It’s impossible to move forward what we are proposing under the DSA and create this equilibrium and sort this big imbalance we have if we don’t have the DMA instrument whereby we will be filling in the blanks which traditional competition traditional ex post competition law cannot fill by itself. So one works in-tandem and in-hand with the other and we cannot discuss the DSA, without in parallel also having a strong DMA. I think they are both very ambitious texts. If you tell me are the ambitious enough? I will tell you I wish the Commission was more ambitious, in a number of areas, especially when it comes to online marketplaces … when it comes to issues such as recommender systems and then transparency in these systems and not only focus on big tech when it comes to advertising and recommender systems.

I think we have to take a more holistic approach, but if you look at the proposals, I think that the point of departure in this is that we cannot view them as a silver bullet to solve all the issues that we have in the ecosystem.

If we take that approach and try to do a lot of patchwork, even internally, although we try to do away with patchwork initiatives in different member states, but if we try to do a patchwork exercise whereby we have these two legislation and try to overload them with a lot of initiatives to try to solve all the issues we will definitely fail, so I think it’s a good to start to try to take back control but ultimately  they are good proposals and something which we can work on during these next months and definitely they will be tough negotiations between the Parliament, Council and Commission.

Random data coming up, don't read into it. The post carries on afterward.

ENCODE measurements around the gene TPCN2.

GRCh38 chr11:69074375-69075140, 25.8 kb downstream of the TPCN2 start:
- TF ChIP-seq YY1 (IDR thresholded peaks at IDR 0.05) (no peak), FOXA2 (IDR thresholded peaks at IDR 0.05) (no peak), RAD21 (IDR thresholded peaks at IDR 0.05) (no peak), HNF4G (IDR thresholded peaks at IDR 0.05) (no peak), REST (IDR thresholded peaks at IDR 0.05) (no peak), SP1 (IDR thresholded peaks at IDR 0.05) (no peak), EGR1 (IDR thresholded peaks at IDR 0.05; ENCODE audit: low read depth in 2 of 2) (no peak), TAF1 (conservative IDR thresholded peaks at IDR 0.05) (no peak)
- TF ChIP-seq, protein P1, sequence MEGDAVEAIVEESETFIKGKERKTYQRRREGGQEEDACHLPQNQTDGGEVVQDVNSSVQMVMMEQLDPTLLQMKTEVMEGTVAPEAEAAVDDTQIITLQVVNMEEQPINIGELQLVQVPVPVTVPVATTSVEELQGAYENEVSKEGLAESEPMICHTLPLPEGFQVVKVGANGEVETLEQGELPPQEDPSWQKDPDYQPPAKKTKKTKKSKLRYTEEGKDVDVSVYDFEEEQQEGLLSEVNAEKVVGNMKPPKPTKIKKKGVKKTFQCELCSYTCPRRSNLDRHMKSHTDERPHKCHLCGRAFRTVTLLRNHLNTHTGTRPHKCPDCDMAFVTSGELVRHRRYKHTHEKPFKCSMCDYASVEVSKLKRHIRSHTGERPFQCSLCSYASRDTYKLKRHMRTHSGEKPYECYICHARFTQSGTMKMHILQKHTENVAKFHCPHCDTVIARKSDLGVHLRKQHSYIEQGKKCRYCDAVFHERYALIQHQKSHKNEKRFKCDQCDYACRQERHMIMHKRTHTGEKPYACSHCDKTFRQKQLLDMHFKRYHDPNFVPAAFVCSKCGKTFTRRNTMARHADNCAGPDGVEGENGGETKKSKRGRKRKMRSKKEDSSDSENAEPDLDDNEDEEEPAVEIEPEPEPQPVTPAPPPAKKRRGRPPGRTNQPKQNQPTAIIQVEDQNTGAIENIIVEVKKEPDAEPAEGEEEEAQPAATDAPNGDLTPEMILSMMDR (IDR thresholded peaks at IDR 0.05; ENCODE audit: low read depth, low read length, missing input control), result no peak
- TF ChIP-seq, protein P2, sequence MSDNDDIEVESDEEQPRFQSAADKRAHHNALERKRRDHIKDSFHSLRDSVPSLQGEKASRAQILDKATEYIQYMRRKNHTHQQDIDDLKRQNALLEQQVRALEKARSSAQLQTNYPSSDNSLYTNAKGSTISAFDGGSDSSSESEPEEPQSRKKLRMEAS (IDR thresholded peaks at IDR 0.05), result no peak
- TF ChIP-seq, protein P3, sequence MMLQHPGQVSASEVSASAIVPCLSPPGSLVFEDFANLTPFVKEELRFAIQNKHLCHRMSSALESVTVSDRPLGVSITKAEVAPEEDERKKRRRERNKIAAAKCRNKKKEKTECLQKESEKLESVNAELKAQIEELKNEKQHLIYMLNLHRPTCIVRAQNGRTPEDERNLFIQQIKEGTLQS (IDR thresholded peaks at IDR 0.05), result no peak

Maybe if we look at one particular piece, the so called Good Samaritan clause which provides immunity to intermediaries when they take action, some say this will put the terms and conditions in the community standards of the services and platforms above national law what what do you say to this argument?

I’m going to be totally blunt about this. I was always blunt when it comes to Good Samaritan issues I am not in favour of replicating the US Good Samaritan system .. even with a soft touch approach implemented at European level so this is an issue which was very hotly debated also under the compromise of the proposal which I was leading, and in the IMCO committee and a considerable number of MEPs who want to go in that direction especially in some political groups, such as EPP and the Renew group but at the same time we as an assembly group and myself as a person who directly on the DSA and I will continue to work on a number of amendments that I wish to move forward
in the next months and weeks ahead the negotiations we will have in the internal market committee, but I am not one of those of in favour of copying a failed systema system which is already heavily critized in the US and replicated under EU law.

It’s not my first pick and it’s not my first reference to have a Good Samaritan system being soft, a softer system than US or hiding due diligence any other name. I believe that the issues that and cannot be so simply by self-regulation.
They have to be sorted by a clear set of rules

The other half of the immunity for for intermediaries which is the Safe Harbour provisions which are part of the eCommerce directive since many years in Europe….How do you see these rules could be developed, do you think there should be some kind of vetting process to achieve immunity?

I think the Commission in its proposal was very clear when it comes to Article 12 to Article 14/15 of the eCommerce Directive, 12 to 15 and the 15, on touching up the Safe Harbour provisions.

I was very skeptical about even this exercise and I have asked many times different members of the Commission including the Executive Vice President because where you have also application exercise and the copy-pasting exercise you always open up the Pandora’s box for an number of amendments and tweaks to the original principles is that we have are of fundamental importance to the flourishing and functioning of our Digital Single Market and digital services online. So we have to be very very very cautious if we touch-up on those fundamental principles, they can destroy the whole ecosystem so we have to be cautious in that regard. So I think in that respect the eCommerce Directive was very future proof.